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We should also never put "generic" in a trope name. It's as bad as "formulaic" or "typical."

Yeah, the page covers something that obeys a formula. AKA "it's a trope."
Frankly, the description doesn't look that bad to me. It's just too long, so I tried to shorten it.

The Generic Doomsday Villain is an overpowering antagonist without a believable goal, motive or plan. They do not seek revenge, they're not trying to fix the world and they're not really trying to accomplish anything beyond destruction. So, why are they evil? Because they're spreading destruction and misery. And why are they spreading destruction and misery? Because... they're evil.

A story needs a villain to drive the plot forward and to give the heroes something to foil, but sometimes writers fail to add credible reasons for their behavior. Power, but no personality. You know you are dealing with a Generic Doomsday Villain when you can imagine them being replaced with a natural disaster or a completely different villain, and the plot would pretty much still work the same way.

Not to be confused with Diabolus ex Nihilo or Invincible Villain.

Edit: Oh, it didn't look that bad because Madrugada already went and did something. I missed that post. Okay, never mind.

edited 9th Feb '13 9:07:07 PM by Arha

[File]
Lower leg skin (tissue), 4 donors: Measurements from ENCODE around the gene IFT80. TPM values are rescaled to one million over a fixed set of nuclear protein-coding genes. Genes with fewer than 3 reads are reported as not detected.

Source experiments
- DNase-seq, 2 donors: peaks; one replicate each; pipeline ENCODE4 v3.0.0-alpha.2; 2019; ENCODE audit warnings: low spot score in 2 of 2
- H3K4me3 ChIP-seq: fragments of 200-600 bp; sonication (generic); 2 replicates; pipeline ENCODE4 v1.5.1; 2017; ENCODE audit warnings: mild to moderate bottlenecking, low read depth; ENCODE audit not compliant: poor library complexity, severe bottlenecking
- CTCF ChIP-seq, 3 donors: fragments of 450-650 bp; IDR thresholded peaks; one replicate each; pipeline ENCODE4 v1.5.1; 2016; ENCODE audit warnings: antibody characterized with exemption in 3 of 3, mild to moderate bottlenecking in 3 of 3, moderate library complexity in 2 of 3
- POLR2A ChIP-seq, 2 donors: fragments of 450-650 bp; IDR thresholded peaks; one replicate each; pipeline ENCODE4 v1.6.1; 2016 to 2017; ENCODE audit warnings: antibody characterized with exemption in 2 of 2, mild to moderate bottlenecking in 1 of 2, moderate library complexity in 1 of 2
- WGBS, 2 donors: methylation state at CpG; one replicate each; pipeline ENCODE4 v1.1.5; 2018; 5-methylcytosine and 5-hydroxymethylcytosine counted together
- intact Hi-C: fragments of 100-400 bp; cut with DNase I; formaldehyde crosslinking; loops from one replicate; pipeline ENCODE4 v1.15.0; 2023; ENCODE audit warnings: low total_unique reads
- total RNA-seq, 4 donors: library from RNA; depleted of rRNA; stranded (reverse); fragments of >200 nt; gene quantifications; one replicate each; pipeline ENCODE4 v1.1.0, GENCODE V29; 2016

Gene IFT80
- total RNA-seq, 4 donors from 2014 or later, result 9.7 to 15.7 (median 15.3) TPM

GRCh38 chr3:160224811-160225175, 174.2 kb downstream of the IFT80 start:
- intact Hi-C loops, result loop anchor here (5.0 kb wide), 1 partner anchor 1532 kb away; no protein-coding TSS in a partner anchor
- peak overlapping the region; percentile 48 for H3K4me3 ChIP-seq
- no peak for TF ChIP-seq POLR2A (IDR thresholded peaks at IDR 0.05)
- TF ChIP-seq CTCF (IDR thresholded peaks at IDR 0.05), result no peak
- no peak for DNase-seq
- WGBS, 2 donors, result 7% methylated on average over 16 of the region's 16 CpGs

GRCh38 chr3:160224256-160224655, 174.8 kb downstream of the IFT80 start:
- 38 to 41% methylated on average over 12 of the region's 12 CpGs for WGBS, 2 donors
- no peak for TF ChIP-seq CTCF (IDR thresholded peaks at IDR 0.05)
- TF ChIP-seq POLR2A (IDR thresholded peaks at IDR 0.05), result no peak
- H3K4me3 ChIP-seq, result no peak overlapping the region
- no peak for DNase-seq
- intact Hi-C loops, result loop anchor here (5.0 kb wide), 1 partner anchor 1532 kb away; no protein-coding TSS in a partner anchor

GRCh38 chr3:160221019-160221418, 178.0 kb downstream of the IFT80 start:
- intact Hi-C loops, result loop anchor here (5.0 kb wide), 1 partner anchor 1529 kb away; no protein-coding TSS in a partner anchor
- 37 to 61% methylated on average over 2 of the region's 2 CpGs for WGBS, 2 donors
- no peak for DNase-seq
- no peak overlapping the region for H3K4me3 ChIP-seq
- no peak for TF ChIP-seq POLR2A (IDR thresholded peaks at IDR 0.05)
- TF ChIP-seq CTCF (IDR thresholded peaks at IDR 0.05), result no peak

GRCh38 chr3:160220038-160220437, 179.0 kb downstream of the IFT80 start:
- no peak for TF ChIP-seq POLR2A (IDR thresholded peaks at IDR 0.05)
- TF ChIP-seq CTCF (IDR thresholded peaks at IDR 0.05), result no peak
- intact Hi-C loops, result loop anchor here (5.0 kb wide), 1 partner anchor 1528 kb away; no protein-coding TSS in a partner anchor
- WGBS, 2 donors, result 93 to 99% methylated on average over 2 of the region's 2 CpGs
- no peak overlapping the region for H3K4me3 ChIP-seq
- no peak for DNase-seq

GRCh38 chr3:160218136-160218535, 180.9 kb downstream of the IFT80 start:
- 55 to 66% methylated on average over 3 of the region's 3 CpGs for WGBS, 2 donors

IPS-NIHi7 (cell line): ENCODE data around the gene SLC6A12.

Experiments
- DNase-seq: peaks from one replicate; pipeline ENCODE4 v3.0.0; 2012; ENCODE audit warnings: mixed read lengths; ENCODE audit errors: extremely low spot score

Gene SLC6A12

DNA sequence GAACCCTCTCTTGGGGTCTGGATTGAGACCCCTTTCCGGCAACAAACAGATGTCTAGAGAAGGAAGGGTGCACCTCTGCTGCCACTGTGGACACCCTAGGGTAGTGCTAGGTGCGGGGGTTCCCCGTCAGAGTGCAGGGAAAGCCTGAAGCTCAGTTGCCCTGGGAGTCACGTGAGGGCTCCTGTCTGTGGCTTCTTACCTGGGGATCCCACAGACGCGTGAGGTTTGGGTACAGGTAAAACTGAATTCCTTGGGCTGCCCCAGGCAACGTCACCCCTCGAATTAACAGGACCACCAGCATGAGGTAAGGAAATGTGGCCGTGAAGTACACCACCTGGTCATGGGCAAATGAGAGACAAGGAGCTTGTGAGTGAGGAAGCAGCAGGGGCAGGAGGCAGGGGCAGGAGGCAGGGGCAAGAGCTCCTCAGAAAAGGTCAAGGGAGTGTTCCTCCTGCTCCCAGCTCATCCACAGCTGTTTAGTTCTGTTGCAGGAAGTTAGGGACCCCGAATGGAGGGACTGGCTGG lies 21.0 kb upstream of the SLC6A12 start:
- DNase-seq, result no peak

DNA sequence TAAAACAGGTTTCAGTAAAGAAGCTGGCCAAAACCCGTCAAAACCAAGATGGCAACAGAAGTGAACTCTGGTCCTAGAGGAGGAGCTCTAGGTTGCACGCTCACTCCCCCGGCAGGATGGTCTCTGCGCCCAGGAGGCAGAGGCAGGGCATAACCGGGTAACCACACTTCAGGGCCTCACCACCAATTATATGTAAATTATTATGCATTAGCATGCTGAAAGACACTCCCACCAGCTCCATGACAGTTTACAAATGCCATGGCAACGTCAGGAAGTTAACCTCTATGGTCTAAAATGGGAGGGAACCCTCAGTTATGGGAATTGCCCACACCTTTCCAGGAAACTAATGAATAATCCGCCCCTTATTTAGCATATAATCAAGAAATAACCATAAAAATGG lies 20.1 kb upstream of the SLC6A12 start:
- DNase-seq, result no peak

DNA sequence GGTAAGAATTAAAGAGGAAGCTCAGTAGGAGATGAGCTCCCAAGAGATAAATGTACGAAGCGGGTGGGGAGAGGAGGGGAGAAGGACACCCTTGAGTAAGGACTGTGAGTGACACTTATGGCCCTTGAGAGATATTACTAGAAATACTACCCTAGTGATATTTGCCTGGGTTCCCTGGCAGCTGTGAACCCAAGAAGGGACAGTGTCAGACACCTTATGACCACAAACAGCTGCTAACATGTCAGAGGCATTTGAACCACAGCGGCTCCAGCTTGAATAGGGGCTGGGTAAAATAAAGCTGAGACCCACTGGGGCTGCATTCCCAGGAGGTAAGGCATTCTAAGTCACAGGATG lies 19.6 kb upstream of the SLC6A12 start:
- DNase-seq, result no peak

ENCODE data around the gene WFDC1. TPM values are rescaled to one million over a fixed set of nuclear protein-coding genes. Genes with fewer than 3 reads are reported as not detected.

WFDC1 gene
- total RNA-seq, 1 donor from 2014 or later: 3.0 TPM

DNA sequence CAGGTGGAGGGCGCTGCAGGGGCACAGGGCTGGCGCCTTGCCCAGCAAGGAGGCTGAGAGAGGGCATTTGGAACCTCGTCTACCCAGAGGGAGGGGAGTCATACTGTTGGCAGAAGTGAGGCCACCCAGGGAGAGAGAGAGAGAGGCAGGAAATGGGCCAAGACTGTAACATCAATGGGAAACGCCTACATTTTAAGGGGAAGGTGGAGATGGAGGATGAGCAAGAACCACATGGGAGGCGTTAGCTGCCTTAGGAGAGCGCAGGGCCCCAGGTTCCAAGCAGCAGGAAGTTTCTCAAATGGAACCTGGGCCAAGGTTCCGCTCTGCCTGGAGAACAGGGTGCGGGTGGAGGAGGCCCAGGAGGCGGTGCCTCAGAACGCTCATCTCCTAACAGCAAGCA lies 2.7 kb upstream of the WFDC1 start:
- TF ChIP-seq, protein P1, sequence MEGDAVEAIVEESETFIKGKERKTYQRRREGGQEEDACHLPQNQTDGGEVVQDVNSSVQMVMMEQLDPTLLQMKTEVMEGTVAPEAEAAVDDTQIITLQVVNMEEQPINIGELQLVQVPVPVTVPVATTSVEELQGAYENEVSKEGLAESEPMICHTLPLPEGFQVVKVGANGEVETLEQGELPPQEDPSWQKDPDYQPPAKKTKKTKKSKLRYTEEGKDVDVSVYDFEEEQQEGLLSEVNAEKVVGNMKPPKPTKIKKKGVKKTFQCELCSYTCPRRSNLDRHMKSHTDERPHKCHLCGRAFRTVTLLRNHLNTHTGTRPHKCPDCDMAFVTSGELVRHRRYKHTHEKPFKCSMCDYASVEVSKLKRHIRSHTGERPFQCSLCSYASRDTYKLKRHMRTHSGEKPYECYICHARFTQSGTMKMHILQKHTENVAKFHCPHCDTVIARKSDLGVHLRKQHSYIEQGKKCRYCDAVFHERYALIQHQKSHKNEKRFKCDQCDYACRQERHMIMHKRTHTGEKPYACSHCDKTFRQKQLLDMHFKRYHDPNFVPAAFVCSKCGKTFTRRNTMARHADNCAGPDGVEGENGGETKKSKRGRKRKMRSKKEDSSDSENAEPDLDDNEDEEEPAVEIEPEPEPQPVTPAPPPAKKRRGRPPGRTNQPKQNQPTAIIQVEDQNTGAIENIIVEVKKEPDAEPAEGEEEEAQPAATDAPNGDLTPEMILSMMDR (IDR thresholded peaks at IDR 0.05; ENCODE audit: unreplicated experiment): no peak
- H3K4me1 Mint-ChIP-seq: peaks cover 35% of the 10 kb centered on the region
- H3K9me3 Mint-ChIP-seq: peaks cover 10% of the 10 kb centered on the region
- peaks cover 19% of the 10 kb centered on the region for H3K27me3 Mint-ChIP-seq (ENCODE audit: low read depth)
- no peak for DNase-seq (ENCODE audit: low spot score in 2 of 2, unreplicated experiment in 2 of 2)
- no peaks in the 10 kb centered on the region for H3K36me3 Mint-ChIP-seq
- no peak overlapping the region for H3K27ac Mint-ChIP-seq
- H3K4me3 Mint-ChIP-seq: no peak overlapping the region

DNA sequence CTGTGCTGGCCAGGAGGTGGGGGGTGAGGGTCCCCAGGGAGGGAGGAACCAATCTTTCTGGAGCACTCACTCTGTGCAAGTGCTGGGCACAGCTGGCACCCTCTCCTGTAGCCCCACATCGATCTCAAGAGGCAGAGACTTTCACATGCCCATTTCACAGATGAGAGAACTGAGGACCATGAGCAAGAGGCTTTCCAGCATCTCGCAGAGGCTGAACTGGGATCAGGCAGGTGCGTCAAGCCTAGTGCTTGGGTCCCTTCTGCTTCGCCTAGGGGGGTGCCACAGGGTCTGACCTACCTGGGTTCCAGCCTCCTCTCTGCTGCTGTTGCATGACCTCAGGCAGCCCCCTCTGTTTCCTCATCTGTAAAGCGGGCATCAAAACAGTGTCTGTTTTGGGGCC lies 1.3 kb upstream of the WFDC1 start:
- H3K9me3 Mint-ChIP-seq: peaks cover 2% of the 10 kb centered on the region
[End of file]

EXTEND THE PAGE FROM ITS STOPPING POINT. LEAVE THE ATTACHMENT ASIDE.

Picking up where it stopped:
15 Madrugada9th Feb 2013 09:18:04 PM , Relationship Status: In season
Amy, in this case "Generic" is helpful; the character is generic, ("Relating to or descriptive of an entire group or class; general") in the sense of having no distinguishing factors from any other similar character. They're interchangable; they're generic.

By the same token, "Formulaic" would be perfectly acceptable in a trope name about a plot or type of work that always follows the same formula.
...if you don’t love you’re dead, and if you do, they’ll kill you for it.
16 AnotherDuck9th Feb 2013 10:30:05 PM from Stockholm , Relationship Status: In season
No, the other one.
[up][up]I was writing something up, but that's about what I had. I think that's enough. Although without the circular links.

At the very least, I don't think last two paragraphs are necessary, since it's not interesting to know a trope can be used on purpose (all tropes can be), nor that sometimes retcons and later additions change the villain.